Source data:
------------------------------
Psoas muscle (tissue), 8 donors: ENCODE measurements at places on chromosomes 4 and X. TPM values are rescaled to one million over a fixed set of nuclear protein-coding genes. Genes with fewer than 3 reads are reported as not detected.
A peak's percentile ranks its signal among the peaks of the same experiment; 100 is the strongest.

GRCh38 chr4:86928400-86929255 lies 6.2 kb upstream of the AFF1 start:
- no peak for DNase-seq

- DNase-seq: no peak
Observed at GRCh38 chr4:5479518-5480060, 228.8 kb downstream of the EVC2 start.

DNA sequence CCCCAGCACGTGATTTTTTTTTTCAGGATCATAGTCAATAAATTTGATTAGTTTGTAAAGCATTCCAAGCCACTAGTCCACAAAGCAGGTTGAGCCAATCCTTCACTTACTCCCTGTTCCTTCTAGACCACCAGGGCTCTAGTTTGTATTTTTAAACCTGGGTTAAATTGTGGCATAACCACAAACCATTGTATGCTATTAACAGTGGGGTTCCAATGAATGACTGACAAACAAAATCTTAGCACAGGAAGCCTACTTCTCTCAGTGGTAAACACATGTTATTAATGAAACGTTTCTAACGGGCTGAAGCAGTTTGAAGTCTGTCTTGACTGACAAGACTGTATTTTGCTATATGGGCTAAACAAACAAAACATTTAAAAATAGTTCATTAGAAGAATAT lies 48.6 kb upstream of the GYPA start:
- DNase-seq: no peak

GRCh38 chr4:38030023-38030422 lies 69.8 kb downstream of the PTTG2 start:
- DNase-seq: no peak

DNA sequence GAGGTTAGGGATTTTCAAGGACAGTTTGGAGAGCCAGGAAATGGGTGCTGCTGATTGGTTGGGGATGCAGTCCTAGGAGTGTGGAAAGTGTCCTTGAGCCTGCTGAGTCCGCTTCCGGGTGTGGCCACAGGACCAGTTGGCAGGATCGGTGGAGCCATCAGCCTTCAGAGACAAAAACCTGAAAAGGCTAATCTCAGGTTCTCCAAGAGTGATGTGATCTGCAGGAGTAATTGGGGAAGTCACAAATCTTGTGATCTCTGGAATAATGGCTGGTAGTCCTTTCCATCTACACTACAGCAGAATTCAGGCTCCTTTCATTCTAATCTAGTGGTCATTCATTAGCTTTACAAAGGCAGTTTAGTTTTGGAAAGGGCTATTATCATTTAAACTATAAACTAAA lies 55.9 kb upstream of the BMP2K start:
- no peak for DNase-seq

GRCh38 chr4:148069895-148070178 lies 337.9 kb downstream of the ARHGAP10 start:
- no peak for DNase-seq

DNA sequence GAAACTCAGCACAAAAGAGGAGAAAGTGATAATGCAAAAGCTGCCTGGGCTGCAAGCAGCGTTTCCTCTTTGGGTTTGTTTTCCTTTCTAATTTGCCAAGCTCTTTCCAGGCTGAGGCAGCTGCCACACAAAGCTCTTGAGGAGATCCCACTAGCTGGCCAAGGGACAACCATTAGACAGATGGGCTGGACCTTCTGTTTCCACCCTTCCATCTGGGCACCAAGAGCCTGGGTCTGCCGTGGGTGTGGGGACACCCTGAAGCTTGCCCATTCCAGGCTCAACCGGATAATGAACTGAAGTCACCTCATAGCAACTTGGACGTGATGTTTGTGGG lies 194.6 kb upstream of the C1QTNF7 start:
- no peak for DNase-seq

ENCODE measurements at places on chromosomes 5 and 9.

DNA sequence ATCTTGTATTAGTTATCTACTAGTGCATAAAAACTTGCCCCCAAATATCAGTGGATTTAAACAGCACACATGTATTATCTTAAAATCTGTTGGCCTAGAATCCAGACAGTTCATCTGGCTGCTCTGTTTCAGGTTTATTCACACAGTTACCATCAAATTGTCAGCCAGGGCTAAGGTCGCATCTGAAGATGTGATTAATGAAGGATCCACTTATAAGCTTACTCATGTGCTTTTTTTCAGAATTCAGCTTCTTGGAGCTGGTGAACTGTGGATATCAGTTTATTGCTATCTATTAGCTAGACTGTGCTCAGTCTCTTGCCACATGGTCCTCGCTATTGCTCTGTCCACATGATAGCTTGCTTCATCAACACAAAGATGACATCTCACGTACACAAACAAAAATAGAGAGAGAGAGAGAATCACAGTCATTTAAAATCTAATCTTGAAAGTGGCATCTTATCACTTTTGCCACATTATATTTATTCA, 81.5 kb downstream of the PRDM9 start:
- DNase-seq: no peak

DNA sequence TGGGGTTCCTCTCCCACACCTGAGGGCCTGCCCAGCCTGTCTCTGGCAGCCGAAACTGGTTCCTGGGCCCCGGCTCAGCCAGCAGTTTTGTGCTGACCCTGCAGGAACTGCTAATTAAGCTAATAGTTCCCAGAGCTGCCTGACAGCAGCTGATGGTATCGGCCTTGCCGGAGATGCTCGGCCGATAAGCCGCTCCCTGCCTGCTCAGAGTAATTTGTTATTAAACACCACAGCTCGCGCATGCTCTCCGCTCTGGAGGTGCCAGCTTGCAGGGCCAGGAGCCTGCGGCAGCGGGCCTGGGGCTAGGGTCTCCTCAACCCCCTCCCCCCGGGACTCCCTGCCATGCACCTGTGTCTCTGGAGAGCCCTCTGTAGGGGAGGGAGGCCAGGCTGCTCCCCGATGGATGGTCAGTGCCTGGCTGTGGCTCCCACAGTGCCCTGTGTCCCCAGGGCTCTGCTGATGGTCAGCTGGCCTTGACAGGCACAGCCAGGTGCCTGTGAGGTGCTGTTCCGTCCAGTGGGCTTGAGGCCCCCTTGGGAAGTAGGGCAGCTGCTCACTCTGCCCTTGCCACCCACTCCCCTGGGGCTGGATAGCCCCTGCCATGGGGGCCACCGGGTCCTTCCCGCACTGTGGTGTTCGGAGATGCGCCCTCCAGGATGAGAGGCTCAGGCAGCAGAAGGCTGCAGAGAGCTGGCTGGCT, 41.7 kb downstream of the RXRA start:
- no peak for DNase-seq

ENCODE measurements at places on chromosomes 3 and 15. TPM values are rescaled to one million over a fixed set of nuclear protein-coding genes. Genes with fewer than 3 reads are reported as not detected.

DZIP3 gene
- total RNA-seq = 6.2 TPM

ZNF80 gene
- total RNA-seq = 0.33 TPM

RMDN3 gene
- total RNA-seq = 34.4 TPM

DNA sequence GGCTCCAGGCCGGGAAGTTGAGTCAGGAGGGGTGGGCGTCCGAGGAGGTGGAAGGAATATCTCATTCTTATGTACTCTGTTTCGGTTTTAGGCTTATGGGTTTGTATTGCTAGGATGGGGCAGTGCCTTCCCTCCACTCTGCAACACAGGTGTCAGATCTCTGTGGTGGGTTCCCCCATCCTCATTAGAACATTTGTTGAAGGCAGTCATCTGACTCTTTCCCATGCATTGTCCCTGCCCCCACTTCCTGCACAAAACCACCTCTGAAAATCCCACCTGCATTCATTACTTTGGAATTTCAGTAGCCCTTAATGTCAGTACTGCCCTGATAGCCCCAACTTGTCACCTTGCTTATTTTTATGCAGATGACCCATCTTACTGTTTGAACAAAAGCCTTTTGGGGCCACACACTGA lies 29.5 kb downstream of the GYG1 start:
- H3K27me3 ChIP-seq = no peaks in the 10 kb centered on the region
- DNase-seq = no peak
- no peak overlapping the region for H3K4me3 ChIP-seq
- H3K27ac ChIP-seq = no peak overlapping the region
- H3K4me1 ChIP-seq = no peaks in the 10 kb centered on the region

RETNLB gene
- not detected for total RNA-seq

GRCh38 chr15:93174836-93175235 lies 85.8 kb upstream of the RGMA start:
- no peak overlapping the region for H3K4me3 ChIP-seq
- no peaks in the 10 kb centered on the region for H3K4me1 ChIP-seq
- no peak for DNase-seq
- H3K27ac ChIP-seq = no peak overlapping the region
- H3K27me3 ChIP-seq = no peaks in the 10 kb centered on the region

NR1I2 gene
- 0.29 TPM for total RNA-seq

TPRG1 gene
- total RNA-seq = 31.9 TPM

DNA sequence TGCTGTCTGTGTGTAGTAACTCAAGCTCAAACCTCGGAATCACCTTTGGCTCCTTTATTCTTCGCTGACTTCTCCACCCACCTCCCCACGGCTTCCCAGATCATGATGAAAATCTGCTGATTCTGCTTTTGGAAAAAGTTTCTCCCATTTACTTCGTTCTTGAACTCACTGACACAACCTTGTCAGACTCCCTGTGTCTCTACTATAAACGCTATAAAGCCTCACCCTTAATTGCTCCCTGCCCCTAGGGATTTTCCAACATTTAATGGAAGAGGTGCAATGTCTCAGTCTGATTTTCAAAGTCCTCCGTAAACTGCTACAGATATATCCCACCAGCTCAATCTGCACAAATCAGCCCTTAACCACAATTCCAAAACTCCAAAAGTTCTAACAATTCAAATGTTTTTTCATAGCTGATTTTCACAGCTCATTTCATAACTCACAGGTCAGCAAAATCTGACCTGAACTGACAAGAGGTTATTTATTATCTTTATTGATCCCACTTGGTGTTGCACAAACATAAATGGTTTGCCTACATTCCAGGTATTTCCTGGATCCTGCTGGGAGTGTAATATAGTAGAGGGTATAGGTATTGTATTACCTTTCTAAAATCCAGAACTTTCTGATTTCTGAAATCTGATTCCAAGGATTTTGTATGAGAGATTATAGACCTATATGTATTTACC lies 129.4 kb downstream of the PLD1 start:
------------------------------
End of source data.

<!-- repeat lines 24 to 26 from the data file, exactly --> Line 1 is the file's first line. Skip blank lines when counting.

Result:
- total RNA-seq = 6.2 TPM

ZNF80 gene
- total RNA-seq = 0.33 TPM